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Black Holes and Galaxy formation

  1. Aug 27, 2008 #1

    LowlyPion

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    http://blackholes.stardate.org/resources/articles/article.php?id=9

    This presupposes that dark matter and dark energy interactions play no role?
     
  2. jcsd
  3. Aug 29, 2008 #2
    Dark Energy didn't start playing a role in Cosmic history until roughly ~10 billion years after the big bang. Thus it doesn't have much to say about galaxy evolution (though it is important in the evolution of galactic clusters). As for Dark matter (DM), mmm, it seems like it would play some role, but I'm not sure.

    Warning: the following is just my educated guess.

    I'm guessing it plays more of a passive background role. The dark matter in a galaxy is really smoothly spread out and only becomes important (dynamically) a certain distance away. It's possible that that distance is located outside the bulge? Thus, within the bulge there is more normal matter (i.e. stars, gas), hence the focus on the black hole mass and the normal matter mass.

    Still, in the initial formation of galaxies DM is very important...so I don't think we can ignore DM entirely. Sorry for my inconclusive answer. I hope someone more knowledgeable will come to save the day.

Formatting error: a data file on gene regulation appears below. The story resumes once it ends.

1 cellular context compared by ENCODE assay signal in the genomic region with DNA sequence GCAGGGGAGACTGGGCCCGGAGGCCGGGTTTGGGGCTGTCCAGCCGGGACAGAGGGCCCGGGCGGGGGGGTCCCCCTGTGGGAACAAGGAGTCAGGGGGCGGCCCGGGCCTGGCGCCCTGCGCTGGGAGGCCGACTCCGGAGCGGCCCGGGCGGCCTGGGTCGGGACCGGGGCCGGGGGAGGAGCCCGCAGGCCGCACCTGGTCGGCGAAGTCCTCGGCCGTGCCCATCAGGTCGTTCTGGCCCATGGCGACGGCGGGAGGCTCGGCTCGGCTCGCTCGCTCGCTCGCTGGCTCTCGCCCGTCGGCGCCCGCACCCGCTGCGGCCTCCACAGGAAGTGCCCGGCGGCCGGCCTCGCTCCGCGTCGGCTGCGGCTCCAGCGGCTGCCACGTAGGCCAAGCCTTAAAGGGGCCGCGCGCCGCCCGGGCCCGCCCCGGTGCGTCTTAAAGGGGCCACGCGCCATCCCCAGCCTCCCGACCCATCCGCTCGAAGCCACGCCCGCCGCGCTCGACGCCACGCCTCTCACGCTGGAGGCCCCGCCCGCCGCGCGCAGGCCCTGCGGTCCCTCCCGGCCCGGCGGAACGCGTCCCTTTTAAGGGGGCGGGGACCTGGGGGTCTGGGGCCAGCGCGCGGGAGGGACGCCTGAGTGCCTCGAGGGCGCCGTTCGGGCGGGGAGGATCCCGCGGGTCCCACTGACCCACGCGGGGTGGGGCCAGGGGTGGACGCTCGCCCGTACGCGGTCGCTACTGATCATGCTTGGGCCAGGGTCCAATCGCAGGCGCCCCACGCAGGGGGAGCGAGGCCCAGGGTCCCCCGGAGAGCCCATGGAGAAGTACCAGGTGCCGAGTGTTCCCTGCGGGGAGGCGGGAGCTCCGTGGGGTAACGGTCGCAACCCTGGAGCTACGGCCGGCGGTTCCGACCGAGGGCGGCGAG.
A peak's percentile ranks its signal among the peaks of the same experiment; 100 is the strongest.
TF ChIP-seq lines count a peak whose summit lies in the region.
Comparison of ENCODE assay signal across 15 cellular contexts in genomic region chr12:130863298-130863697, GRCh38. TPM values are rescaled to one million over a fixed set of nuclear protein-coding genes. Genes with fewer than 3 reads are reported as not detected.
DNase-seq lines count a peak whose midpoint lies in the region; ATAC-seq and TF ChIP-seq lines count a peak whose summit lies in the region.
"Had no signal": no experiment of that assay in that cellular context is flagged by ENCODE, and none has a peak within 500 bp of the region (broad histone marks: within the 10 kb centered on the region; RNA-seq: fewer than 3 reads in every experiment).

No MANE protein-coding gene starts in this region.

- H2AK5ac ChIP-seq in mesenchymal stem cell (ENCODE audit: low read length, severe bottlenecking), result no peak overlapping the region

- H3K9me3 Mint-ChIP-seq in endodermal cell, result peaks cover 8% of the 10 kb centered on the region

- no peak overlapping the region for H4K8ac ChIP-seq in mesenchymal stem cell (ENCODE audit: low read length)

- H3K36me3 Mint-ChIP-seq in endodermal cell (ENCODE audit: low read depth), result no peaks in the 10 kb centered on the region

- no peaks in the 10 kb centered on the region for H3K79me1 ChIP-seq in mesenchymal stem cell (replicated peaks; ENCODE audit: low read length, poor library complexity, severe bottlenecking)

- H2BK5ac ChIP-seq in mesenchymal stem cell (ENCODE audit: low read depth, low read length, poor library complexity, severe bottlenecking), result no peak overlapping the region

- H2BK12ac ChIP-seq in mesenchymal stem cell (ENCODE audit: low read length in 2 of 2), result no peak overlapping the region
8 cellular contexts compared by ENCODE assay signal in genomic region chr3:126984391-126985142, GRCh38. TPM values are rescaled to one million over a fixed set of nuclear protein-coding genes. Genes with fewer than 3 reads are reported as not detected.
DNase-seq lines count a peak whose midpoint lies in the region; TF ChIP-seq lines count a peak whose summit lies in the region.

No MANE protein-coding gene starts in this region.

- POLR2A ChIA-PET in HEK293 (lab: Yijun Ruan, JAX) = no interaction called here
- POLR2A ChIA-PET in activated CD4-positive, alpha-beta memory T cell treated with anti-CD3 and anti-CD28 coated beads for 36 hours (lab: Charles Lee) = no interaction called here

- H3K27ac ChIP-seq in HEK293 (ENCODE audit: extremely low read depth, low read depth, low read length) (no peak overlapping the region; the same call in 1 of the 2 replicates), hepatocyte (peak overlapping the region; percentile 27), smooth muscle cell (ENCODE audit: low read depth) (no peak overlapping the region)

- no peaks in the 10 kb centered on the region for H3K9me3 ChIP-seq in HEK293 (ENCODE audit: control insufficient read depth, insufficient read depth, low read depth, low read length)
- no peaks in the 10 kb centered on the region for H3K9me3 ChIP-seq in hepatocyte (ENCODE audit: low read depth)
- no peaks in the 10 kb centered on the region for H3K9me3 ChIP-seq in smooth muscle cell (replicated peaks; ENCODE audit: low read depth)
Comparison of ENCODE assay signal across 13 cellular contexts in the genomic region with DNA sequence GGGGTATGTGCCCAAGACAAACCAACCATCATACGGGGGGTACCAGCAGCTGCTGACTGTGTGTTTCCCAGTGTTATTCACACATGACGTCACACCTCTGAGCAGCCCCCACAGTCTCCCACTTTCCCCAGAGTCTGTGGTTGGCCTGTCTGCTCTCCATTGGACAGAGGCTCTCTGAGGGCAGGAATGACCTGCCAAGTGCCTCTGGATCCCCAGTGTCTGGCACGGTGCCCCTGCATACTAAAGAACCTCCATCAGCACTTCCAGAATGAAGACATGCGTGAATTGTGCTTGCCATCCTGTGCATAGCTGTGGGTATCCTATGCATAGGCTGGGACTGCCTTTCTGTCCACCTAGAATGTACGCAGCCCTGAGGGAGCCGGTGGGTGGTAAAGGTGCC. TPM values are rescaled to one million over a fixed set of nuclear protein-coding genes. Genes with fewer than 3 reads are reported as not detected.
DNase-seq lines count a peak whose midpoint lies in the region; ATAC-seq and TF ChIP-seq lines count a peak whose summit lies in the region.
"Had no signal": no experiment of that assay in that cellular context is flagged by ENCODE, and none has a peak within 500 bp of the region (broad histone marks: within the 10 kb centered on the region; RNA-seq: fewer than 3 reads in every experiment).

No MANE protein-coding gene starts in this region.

4. Aug 29, 2008 #3
    do we have a chicken/egg problem here?

    stars form in a galaxy and a galaxy forms around a black hole
    BUT you need a star to go boom to form a black hole

    so what came first a star or a galaxy

    or were there primal BHs or nongalaxy stars
     
  5. Aug 29, 2008 #4

    Janus

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    You don't need a star to go boom to form a black hole, all you need is enough mass packed into a small enough area. While some black holes are formed when stars go supernova, it is not the only way they can be formed.
     
  6. Aug 31, 2008 #5

    LowlyPion

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    I ran across this somewhat related article about stars forming close to massive black holes.

    http://www.sciam.com/article.cfm?id=how-stars-formed-near-black-hole&sc=rss
     
  7. Aug 31, 2008 #6

    Chronos

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    Black holes forming from stellar collapses may be fairly rare. Most supernova's blow off too much mass to collapse into a black nole. A neutron star is more likely.
     
  8. Sep 1, 2008 #7
    LowlyPion,
    That Sciam article is about something else entirely. It's about stars that form really close to the Super Massive Black Hole (SMBH). Here, "really close" means well within the SMBH's sphere of influence. A SMBH's sphere of influence is the volume in which most of the gravitational potential is due to the SMBH, not the surrounding stars,gas, and dark matter. Thus, the formation of these stars are directly affected by the SMBH's gravity.

    The strange thing about the relationship between galactic bulges and SMBH's--the subject of the article you initially linked to--is that most of the Bulge lies far outside of the SMBH's sphere of influence (a SMBH's sphere of influence is less than 100 ly while the bulge is several 1000 ly). Thus, how the relation came about is not immediately obvious.
     
  9. Sep 1, 2008 #8

    Chronos

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